Use this URL to cite or link to this record in EThOS: http://ethos.bl.uk/OrderDetails.do?uin=uk.bl.ethos.722967
Title: What can be learned from a single case of psychoanalytic infant observation?
Author: Shallcross, Wendy
Awarding Body: Tavistock and Portman NHS Foundation Trust/University of East London
Current Institution: University of East London
Date of Award: 2015
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Abstract:
This study investigates a single retrospective case of psychoanalytic infant observation. Two principal aims emerged from the evolving investigation. The first concerned the methodology involved in examining observational data using psychoanalytic methods, the second being the exploration of what can be learned from the systematic study of a single recorded case of infant observation using Grounded Theory. The focus for the study concerned the infant’s first year and considered the structuring of the infant’s psychic life, which takes place in the initial relationship(s). From the phenomenological description of behaviours in the observed context, combined with the emotional field described in the observation reports,emotional meaning was inferred. The systematic use of line-by-line coding, abductive reasoning and the formation of categories led to discussion of the following detail:The first month of life; Exploration of the period when mother was traumatically absent, followed by her return; Selected observations that reveal parent/infant recovery. Several conclusions are reached regarding the observed infant. The first concerns the identification of synchronous rhythms or patterns in the mother/infant relationship where they were found to form a backdrop to aesthetic reciprocity. Rupture in aesthetic attunement was instrumental in activating a cascade of early proto-defensive organisation into later development. This took the form of oral preoccupation; namely regurgitation, rumination and choking. Whilst this defensive organisation may be specific to the observed infant, the study draws attention to developmental processes that may be relevant to infants in general. There is evidence to support how babies are more integrated than first thought by Bick (1968) and are ‘open’ to triangular relating in the first weeks. Proto-defensive structures may be evidenced from the start of post-natal life. This study makes a contribution to the body of knowledge concerning rumination in infancy.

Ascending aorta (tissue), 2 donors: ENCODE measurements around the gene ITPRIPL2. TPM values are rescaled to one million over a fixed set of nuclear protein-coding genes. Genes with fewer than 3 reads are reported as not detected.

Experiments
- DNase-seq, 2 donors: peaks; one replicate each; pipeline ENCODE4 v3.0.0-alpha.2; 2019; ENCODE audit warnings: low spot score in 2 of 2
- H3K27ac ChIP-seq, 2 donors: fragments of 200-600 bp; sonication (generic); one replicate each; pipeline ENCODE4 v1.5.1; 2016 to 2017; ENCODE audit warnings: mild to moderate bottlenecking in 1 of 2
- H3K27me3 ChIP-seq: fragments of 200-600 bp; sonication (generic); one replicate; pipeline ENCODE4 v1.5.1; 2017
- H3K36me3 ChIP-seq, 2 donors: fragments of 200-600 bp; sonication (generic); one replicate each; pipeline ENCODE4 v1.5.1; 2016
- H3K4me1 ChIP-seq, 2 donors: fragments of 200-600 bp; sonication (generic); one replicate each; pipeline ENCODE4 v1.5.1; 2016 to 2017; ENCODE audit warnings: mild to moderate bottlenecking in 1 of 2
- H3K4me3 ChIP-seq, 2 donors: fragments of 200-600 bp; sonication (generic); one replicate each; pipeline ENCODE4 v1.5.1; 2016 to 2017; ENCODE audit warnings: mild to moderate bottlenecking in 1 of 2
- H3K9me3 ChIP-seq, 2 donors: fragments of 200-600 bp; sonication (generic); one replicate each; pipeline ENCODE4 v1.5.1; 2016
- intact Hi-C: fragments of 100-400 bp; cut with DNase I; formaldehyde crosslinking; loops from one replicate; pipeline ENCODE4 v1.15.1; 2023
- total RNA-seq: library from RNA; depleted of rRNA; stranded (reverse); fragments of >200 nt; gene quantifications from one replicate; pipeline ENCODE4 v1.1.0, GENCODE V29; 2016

Supervisor: Not available Sponsor: Not available
Qualification Name: Thesis (Prof.D.) Qualification Level: Doctoral
EThOS ID: uk.bl.ethos.722967  DOI: Not available
Keywords: Child Development ; Babies ; Psychotherapy Research
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